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Set in the virtual town of "Mathville," this program allows middle school and high school students to practice everyday math skills in real-life activities. These activities incorporate a variety of age-appropriate curriculum topics in familiar tasks. Kids begin on the townís main street, where they can choose to work (a good place to begin), shop, or pursue leisure-time hobbies and sports.
Math problems appear at every turn; many obvious, many cleverly disguised as games or chores. While at work, students balance bank accounts, estimate company profits, schedule workers, interpret business forecasts, compute percentage increases and stock values, and assemble and pack shipping boxes among other things. At the clothing store, students might choose to purchase a jacket at 20% off the regular price. They earn stars by correctly calculating the newly reduced cost of the jacket. At the sports center, they might choose to play soccer. Stars in this activity can be earned by computing the probability of a win based on a teamís current record or measuring the perimeter of one of the hexagonal shapes on a soccer ball.
In addition to math problems, puzzles allow the student to practice problem solving and logic skills.
Activities are not arranged by topic or difficulty level, and users do not progress from simple to more difficult problems. The programís creators note that such an approach would be inconsistent with the real-world orientation stressed in the program. Although it is designed to reinforce math skills learned in the classroom, Mathville VIP also attempts to expose students to situations that build math confidence and problem-solving skills.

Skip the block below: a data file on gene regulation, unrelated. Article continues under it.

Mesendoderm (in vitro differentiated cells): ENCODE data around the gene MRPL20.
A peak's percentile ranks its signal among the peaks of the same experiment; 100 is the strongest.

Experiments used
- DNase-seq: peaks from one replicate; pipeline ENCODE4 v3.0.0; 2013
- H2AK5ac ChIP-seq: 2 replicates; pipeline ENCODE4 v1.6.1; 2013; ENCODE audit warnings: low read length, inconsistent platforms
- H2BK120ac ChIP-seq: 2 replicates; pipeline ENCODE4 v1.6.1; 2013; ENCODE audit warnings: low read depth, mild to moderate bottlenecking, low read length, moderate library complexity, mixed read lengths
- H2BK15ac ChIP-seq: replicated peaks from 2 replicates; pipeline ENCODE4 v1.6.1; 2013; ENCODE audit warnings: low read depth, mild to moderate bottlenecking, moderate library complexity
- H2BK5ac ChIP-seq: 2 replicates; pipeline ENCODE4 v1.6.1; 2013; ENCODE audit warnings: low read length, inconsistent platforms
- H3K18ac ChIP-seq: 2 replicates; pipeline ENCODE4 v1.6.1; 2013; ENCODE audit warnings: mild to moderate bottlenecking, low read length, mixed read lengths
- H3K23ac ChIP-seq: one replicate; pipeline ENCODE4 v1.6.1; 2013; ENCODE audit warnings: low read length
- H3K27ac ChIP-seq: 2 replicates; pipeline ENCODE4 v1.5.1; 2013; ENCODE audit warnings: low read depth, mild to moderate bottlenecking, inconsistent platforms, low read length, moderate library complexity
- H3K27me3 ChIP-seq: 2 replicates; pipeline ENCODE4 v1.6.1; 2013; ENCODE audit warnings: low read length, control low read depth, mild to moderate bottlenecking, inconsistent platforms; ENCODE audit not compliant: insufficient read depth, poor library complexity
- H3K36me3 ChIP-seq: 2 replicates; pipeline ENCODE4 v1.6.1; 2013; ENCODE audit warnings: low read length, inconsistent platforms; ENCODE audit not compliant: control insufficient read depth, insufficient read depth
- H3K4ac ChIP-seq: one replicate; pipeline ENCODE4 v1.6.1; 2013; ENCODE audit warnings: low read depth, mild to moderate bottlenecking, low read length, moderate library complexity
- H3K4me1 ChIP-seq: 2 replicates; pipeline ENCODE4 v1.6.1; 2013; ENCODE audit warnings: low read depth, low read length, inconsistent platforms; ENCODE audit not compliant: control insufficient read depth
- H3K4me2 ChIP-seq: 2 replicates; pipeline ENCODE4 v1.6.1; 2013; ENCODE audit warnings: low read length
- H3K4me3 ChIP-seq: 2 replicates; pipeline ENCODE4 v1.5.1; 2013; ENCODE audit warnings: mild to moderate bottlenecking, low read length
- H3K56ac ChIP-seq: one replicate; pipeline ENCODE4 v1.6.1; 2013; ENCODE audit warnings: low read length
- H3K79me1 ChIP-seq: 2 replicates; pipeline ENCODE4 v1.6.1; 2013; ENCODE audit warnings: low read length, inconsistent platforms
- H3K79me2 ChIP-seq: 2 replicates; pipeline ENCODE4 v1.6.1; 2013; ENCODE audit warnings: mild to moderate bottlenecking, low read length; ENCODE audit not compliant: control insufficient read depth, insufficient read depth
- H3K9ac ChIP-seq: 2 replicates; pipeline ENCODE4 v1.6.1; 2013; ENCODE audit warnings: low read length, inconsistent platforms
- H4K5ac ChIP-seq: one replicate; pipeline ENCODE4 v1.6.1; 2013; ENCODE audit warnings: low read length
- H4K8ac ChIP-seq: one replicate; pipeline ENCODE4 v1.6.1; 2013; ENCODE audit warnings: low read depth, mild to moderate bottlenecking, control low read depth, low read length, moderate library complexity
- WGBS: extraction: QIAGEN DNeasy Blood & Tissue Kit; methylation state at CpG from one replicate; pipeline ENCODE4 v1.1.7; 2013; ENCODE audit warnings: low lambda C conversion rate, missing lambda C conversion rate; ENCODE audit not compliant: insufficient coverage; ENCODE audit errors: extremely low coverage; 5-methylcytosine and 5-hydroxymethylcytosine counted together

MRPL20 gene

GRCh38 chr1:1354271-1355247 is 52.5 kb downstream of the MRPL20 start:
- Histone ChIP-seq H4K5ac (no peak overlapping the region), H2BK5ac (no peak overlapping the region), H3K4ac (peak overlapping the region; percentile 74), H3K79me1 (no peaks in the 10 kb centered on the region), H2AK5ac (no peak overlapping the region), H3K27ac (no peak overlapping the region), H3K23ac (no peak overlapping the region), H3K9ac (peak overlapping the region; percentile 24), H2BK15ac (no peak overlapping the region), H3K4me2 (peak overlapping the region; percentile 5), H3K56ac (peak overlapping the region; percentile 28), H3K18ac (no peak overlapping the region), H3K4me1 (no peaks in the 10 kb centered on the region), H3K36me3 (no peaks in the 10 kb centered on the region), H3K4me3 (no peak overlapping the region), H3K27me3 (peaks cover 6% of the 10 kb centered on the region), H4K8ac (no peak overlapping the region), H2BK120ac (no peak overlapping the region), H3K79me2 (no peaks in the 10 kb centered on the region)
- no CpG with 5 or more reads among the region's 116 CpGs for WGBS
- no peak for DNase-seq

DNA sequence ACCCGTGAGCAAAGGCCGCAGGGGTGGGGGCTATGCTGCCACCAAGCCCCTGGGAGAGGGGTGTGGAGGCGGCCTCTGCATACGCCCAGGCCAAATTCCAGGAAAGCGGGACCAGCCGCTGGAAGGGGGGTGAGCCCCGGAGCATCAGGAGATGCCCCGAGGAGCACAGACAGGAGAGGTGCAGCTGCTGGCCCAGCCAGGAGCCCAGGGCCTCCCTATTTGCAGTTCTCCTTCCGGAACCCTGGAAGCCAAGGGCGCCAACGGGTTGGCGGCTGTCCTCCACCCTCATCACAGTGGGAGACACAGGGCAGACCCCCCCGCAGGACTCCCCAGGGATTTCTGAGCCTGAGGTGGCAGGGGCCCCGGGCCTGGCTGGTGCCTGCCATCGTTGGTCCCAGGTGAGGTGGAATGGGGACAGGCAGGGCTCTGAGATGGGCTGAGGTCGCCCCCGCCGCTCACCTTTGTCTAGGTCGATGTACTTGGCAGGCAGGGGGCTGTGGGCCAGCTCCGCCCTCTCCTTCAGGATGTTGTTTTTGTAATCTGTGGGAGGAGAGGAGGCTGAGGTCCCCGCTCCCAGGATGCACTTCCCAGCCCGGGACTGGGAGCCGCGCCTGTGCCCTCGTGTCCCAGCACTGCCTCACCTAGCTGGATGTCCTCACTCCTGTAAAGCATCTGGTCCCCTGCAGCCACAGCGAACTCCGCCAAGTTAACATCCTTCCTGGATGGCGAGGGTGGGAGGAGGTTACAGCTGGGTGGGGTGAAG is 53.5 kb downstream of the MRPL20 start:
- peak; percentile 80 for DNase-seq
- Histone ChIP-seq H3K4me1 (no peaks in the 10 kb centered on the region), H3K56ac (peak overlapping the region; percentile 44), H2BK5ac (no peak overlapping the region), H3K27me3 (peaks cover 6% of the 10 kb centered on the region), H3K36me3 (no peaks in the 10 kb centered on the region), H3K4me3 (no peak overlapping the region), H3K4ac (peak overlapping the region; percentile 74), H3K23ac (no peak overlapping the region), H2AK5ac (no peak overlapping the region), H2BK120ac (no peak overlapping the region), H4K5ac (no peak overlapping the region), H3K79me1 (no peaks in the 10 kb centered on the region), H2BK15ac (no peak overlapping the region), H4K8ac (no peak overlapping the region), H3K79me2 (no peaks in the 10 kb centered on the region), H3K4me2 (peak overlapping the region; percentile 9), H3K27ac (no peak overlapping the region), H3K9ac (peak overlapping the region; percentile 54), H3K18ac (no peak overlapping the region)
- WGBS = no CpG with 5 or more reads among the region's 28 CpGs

Our teacher reviewers commended this program for its depth of coverage and ease of use. "Mathville VIP makes a great free-time activity in my classroom. I feel good about having my students explore this program."
Kids on the younger end of the specified age-range (6th grade) mentioned that some of the material covered was hard or had not yet been taught in the classroom. They lacked confidence in their ability to answer problems that used unfamiliar situations and terminology. These students initially required an older child or adult partner, but soon began to enjoy the program unaided. They noted that the on-screen hints were helpful when they were uncertain about how to tackle a particular problem.
In addition to verbal cheers and accolades following each correct response, students win printable certificates and awards (such as "Employee of the Month") for successful performances.
PC: Windows 3.1 or higher, 8 MB RAM, SVGA 640 x 480 display, CD-ROM drive, sound card.return to top of page
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